Saturday, 4 April 2020

The Odyssey 2. The opening and the Telemachy

1 comment:

  1. Thanks for sharing these fascinating lectures! I've read the Odyssey many times, including parts of it in Greek, but your lectures are still worthwhile because they bring up interesting insights and observations about aspects of the poem that I previously hadn't paid much attention to.

    The part where you talked about how the Odyssey "plays with time" reminded me of how, when we were studying the Iliad in class, one of my professors, who is an Iliad specialist, made sure to emphasize how the Iliad plays with time in a similar manner.

    For instance, he pointed out to us that Nestor starts drinking in his tent towards the end of Book Eleven, but yet he is still drinking in his tent with Machaon at the beginning of Book Fourteen. He said that some people read this and think, "Wait, has Nestor just been sitting there drinking in his tent for hours? Is he a drunk or something?"

    In reality, he explained, this is done to show just how little time has passed from the end of Book Eleven to the beginning of Book Fourteen. He pointed out that, in this same passage, Nestor hears a great clamor from the battlefield, which is evidently the same clamor that is mentioned towards the end of Book Twelve.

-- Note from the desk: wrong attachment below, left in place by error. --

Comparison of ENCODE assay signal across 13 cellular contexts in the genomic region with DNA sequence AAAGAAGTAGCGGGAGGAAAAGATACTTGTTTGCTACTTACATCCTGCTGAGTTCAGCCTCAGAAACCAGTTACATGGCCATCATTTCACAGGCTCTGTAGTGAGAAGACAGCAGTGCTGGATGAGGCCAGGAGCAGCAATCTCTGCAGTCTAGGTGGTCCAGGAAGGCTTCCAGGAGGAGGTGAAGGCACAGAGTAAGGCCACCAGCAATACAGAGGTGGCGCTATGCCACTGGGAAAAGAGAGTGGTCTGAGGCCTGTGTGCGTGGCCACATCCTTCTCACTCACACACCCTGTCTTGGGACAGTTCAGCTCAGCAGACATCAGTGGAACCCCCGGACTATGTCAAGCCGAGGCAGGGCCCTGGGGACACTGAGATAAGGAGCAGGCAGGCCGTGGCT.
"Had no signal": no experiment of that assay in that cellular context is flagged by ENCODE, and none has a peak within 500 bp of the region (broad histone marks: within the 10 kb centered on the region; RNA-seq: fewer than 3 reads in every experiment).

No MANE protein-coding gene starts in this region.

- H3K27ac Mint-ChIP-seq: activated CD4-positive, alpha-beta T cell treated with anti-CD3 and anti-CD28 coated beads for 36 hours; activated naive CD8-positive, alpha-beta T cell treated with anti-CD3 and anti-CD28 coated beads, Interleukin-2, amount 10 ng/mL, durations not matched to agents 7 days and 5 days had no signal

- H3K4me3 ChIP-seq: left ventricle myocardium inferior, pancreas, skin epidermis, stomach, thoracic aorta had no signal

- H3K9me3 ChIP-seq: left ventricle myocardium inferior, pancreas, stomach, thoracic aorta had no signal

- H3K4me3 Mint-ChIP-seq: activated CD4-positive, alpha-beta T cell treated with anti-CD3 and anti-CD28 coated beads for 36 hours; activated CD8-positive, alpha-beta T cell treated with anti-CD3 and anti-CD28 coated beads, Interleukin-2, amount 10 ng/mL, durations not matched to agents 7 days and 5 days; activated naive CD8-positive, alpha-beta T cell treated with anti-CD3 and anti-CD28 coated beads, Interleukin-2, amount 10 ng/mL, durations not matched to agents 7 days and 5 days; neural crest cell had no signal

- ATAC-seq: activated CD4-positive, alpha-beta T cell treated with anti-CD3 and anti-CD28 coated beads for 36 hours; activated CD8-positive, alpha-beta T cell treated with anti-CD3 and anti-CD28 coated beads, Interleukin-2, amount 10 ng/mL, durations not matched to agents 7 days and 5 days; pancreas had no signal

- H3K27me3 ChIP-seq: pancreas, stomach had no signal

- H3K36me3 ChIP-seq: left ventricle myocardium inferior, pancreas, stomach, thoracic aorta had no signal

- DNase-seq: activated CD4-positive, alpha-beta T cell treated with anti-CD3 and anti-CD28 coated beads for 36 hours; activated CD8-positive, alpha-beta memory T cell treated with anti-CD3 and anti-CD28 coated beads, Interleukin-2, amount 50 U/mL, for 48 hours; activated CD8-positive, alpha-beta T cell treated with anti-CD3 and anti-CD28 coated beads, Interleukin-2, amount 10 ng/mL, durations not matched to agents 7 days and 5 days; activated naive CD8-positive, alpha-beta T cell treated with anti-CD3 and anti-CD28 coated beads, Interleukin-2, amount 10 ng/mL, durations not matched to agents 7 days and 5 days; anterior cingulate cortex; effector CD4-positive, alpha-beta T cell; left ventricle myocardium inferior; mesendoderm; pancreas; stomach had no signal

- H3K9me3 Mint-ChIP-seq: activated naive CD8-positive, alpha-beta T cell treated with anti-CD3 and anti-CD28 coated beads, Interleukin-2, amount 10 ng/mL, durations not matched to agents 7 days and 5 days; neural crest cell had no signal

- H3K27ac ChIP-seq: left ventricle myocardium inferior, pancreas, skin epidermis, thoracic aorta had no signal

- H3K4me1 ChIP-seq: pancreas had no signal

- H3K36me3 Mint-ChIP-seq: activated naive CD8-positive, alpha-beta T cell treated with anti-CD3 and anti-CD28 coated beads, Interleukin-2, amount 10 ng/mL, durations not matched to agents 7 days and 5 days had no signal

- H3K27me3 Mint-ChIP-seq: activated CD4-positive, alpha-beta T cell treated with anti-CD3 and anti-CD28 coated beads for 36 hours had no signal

He also pointed out to us that, right after this, Nestor picks up his son Thrasymedes's shield. Why is Thrasymedes's shield in Nestor's shelter? Because Thrasymedes is fighting with Nestor's shield.

    Why does Thrasymedes have Nestor's shield instead of his own shield? Because he loaned his own shield to Diomedes back in Book Eleven and Diomedes evidently only returned the shield after Thrasymedes went into battle, meaning Thrasymedes had to take his father's shield.

    I'm sure you already know all this, but I'm mentioning it here because I find it very amusing how all these things connect and also because I imagine there are probably people visiting this page who haven't heard these things who may find them interesting.